- coldbeer May 17, 2010 05:28 AM
I'd always wanted to get there, and was spurred into action by Karla cook's laudatory review in the Times last week. I am very happy I went. Cocktails at the diminuative bar were on par with Milk and Honey, or Little Branch, or any NYC mixology clinic. The charcuterie plate was a shotgun blast of variety, even the headcheese was delectable. But nothing could prepare me for the ectstasy of the 48 Hour Short Ribs. I've eaten short ribs from Short Hills to Long Branch, but these defy convention. They had the consistency of a scallop, or perhaps even foie gras, but they weren't the least bit fatty. A masterpiece. Wrap it up with the mini french toast with the paper thin slice of bacon and the custard in the egg shell, and you'll be a fan for life.
163 Bayard Lane, Princeton, NJ 08540
Agree, Elements is fantastic. I did their spring tasting menu at the bar a few weeks ago and was blown away. The short ribs are great, they use the sous vide method of cooking them very low and slow, which I had not yet tried (although I had read about the cooking technique in NYT and other places). The amouse bouche consisted of an egg cooked the same way at 64.5 degrees F, brought out in the shell with the top taken off, very creative presentation and delicious.
I think my favorite thing about Elements was the way the courses moved across styles, Italian (spaghetti carbonara), Thai (Mahi-Mahi in a peanut curry sauce), and the Short Rib dish I received (I notice it has since changed) was a play on "rice and beans" in the Cajun realm, complete with house made chipotle sauce that was to die for. Throw in the locally sourced ingredients and the exquisite cocktails and I truly enjoyed my experience.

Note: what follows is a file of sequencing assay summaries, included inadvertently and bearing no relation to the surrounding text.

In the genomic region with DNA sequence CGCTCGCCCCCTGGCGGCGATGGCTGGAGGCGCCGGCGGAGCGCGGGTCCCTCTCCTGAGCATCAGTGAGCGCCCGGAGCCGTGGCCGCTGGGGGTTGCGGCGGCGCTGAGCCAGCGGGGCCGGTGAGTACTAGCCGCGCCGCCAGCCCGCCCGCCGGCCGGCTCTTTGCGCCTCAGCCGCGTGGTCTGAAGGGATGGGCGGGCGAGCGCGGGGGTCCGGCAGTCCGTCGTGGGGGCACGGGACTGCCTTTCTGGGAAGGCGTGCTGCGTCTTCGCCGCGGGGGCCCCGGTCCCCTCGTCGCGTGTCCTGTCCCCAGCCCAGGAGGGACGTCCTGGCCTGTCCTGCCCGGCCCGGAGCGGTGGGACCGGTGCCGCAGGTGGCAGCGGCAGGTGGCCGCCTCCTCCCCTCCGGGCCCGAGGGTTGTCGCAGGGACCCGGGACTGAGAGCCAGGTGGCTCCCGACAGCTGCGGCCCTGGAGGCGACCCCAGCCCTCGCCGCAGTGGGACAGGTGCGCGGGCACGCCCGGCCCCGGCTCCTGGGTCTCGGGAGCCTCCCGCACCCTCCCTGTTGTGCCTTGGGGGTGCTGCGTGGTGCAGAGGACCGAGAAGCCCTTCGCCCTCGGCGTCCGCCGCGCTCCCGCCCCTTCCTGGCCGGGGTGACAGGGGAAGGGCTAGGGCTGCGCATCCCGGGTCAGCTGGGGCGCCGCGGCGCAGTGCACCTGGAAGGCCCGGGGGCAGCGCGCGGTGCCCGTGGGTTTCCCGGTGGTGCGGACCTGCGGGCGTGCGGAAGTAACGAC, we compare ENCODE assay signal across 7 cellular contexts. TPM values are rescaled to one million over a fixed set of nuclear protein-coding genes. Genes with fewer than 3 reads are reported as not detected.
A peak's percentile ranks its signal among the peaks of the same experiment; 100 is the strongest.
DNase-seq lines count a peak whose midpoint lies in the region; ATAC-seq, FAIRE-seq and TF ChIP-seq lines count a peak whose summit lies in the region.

Going this Saturday with my wife, where we will be dining in the Chef's Table section of the restaurant. Can't wait!
Elements is a one of the top dining establishments in New Jersey. It has received a Don't Miss rating from the New York Times, which is the highest possible rating and has been named one of the top 30 restaurants in America by Opinionated about Dining. Executive Chef, Scott Anderson (who I met at the Summit Food and Wine Festival), uses the freshest produce available and applies modern cooking techniques to them. Elements caught my attention when they opened in 2008 and I am kind of surprised it took so long for me to dine there. I went for lunch with my dad and sister and had a great time......
When you open the doors and walk into Elements you already feel at home, a modern home to be exact. There are glass panels that glow within the stone and steel walls, and maple backdrops that make you feel comfortable and warm. The hostess was very friendly; we were greeted with a nice smile. The dining room is very bright, almost too bright (the sun was shining in my eyes through the window). The kitchen is a semi-open kitchen, so I was able to hear Chef Scott Anderson expediting. Also, the bathroom is right next to the kitchen, so I was able to see some cooks banging out their mise en place, while finishing lunch service. One of the cooks looked familiar, I think he might have staged at Uproot one day when I was there, but I wasn't sure so I did not say anything. Now on to the food.....